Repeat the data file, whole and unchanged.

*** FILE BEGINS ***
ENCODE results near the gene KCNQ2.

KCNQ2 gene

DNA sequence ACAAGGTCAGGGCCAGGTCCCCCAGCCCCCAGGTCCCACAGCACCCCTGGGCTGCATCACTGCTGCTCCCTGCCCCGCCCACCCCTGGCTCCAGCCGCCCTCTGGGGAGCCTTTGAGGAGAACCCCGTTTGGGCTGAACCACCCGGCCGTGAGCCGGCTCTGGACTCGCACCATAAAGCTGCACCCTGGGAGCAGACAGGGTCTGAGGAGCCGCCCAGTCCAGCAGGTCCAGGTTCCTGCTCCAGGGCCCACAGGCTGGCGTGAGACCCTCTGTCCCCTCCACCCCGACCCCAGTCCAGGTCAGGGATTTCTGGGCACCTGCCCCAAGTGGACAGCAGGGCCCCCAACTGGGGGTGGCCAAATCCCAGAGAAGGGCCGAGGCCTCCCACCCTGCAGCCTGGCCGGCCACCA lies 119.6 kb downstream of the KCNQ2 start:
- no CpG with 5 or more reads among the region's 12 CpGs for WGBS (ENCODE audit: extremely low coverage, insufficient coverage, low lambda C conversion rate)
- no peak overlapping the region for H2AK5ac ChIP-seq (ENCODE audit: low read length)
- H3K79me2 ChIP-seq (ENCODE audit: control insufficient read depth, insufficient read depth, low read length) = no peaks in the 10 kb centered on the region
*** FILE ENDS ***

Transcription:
ENCODE results near the gene KCNQ2.

KCNQ2 gene

DNA sequence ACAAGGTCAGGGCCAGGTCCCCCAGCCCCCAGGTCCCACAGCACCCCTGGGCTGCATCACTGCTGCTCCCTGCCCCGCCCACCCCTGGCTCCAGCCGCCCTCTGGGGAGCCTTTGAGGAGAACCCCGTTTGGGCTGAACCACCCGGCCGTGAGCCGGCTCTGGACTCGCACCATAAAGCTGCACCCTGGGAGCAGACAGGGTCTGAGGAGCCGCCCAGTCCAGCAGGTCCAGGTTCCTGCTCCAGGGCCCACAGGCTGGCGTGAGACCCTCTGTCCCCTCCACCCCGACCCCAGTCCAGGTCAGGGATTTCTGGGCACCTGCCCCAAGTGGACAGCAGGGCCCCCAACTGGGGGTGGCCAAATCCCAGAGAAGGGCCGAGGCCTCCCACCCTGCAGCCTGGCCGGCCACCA lies 119.6 kb downstream of the KCNQ2 start:
- no CpG with 5 or more reads among the region's 12 CpGs for WGBS (ENCODE audit: extremely low coverage, insufficient coverage, low lambda C conversion rate)
- no peak overlapping the region for H2AK5ac ChIP-seq (ENCODE audit: low read length)
- H3K79me2 ChIP-seq (ENCODE audit: control insufficient read depth, insufficient read depth, low read length) = no peaks in the 10 kb centered on the region